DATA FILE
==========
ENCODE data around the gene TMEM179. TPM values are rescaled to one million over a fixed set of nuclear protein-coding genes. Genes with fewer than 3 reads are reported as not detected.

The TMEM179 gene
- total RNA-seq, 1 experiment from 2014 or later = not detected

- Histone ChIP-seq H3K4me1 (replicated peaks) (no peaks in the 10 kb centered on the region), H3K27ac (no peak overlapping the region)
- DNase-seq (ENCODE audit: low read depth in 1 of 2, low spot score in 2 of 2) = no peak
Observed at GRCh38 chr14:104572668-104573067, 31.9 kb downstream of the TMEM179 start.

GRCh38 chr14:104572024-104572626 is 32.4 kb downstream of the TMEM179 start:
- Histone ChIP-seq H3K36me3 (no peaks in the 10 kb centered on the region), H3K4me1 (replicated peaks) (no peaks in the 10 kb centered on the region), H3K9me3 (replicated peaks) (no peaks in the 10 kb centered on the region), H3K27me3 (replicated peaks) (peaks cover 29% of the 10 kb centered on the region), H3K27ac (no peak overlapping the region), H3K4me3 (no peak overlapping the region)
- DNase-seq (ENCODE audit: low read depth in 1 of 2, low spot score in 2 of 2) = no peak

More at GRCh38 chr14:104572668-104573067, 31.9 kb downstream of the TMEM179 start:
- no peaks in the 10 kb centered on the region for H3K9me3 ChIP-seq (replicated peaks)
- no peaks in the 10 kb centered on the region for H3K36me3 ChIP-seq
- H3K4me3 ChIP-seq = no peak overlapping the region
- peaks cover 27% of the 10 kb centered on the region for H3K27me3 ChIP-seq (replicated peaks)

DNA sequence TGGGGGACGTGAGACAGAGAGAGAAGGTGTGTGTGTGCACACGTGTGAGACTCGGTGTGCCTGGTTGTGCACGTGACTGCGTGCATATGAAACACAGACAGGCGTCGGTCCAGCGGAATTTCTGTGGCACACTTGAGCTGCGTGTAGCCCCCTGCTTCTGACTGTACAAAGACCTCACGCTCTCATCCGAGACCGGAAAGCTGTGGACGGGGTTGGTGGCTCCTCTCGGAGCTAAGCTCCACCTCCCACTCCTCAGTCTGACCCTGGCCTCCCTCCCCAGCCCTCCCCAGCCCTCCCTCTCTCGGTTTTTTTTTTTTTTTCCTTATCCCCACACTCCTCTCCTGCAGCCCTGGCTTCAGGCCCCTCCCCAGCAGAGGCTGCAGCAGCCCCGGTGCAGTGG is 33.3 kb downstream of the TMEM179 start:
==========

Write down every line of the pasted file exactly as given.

ENCODE data around the gene TMEM179. TPM values are rescaled to one million over a fixed set of nuclear protein-coding genes. Genes with fewer than 3 reads are reported as not detected.

The TMEM179 gene
- total RNA-seq, 1 experiment from 2014 or later = not detected

- Histone ChIP-seq H3K4me1 (replicated peaks) (no peaks in the 10 kb centered on the region), H3K27ac (no peak overlapping the region)
- DNase-seq (ENCODE audit: low read depth in 1 of 2, low spot score in 2 of 2) = no peak
Observed at GRCh38 chr14:104572668-104573067, 31.9 kb downstream of the TMEM179 start.

GRCh38 chr14:104572024-104572626 is 32.4 kb downstream of the TMEM179 start:
- Histone ChIP-seq H3K36me3 (no peaks in the 10 kb centered on the region), H3K4me1 (replicated peaks) (no peaks in the 10 kb centered on the region), H3K9me3 (replicated peaks) (no peaks in the 10 kb centered on the region), H3K27me3 (replicated peaks) (peaks cover 29% of the 10 kb centered on the region), H3K27ac (no peak overlapping the region), H3K4me3 (no peak overlapping the region)
- DNase-seq (ENCODE audit: low read depth in 1 of 2, low spot score in 2 of 2) = no peak

More at GRCh38 chr14:104572668-104573067, 31.9 kb downstream of the TMEM179 start:
- no peaks in the 10 kb centered on the region for H3K9me3 ChIP-seq (replicated peaks)
- no peaks in the 10 kb centered on the region for H3K36me3 ChIP-seq
- H3K4me3 ChIP-seq = no peak overlapping the region
- peaks cover 27% of the 10 kb centered on the region for H3K27me3 ChIP-seq (replicated peaks)

DNA sequence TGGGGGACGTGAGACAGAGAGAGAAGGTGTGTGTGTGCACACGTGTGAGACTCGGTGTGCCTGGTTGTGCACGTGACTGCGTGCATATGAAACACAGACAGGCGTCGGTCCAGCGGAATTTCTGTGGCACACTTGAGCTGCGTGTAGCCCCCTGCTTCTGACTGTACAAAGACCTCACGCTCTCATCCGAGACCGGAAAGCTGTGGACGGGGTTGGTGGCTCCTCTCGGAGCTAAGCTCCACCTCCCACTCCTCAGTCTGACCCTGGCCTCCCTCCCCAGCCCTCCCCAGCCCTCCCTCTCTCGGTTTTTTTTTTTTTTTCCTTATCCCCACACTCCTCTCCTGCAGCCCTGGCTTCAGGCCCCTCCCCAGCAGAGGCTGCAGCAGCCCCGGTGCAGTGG is 33.3 kb downstream of the TMEM179 start: